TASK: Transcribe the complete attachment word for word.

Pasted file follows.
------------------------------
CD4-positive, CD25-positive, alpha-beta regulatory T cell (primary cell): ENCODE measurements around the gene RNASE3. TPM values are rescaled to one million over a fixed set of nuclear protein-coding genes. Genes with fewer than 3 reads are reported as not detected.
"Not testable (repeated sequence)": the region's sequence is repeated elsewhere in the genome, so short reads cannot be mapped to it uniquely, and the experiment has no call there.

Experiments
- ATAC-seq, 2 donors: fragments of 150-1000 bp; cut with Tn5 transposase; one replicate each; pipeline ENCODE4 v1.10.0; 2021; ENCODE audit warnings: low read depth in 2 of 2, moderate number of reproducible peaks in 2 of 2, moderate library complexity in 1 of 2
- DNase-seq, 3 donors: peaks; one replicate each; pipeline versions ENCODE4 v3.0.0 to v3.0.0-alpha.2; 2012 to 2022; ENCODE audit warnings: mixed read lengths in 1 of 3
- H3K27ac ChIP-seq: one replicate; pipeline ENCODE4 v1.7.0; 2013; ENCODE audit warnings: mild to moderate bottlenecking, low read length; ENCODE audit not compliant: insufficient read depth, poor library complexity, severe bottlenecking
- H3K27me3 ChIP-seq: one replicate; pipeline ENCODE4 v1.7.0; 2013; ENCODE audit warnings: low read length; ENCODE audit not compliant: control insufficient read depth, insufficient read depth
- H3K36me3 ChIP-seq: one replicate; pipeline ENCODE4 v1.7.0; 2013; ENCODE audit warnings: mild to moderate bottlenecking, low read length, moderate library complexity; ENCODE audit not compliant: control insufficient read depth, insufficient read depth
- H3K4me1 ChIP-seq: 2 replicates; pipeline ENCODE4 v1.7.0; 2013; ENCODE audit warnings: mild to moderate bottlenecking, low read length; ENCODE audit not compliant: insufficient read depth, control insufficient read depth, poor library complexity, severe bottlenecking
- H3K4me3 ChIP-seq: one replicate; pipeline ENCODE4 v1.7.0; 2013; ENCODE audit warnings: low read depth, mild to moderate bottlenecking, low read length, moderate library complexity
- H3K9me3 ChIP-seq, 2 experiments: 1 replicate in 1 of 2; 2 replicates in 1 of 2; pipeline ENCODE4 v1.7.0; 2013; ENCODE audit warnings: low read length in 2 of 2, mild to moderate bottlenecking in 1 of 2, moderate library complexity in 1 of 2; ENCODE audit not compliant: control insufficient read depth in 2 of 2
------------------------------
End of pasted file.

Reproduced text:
CD4-positive, CD25-positive, alpha-beta regulatory T cell (primary cell): ENCODE measurements around the gene RNASE3. TPM values are rescaled to one million over a fixed set of nuclear protein-coding genes. Genes with fewer than 3 reads are reported as not detected.
"Not testable (repeated sequence)": the region's sequence is repeated elsewhere in the genome, so short reads cannot be mapped to it uniquely, and the experiment has no call there.

Experiments
- ATAC-seq, 2 donors: fragments of 150-1000 bp; cut with Tn5 transposase; one replicate each; pipeline ENCODE4 v1.10.0; 2021; ENCODE audit warnings: low read depth in 2 of 2, moderate number of reproducible peaks in 2 of 2, moderate library complexity in 1 of 2
- DNase-seq, 3 donors: peaks; one replicate each; pipeline versions ENCODE4 v3.0.0 to v3.0.0-alpha.2; 2012 to 2022; ENCODE audit warnings: mixed read lengths in 1 of 3
- H3K27ac ChIP-seq: one replicate; pipeline ENCODE4 v1.7.0; 2013; ENCODE audit warnings: mild to moderate bottlenecking, low read length; ENCODE audit not compliant: insufficient read depth, poor library complexity, severe bottlenecking
- H3K27me3 ChIP-seq: one replicate; pipeline ENCODE4 v1.7.0; 2013; ENCODE audit warnings: low read length; ENCODE audit not compliant: control insufficient read depth, insufficient read depth
- H3K36me3 ChIP-seq: one replicate; pipeline ENCODE4 v1.7.0; 2013; ENCODE audit warnings: mild to moderate bottlenecking, low read length, moderate library complexity; ENCODE audit not compliant: control insufficient read depth, insufficient read depth
- H3K4me1 ChIP-seq: 2 replicates; pipeline ENCODE4 v1.7.0; 2013; ENCODE audit warnings: mild to moderate bottlenecking, low read length; ENCODE audit not compliant: insufficient read depth, control insufficient read depth, poor library complexity, severe bottlenecking
- H3K4me3 ChIP-seq: one replicate; pipeline ENCODE4 v1.7.0; 2013; ENCODE audit warnings: low read depth, mild to moderate bottlenecking, low read length, moderate library complexity
- H3K9me3 ChIP-seq, 2 experiments: 1 replicate in 1 of 2; 2 replicates in 1 of 2; pipeline ENCODE4 v1.7.0; 2013; ENCODE audit warnings: low read length in 2 of 2, mild to moderate bottlenecking in 1 of 2, moderate library complexity in 1 of 2; ENCODE audit not compliant: control insufficient read depth in 2 of 2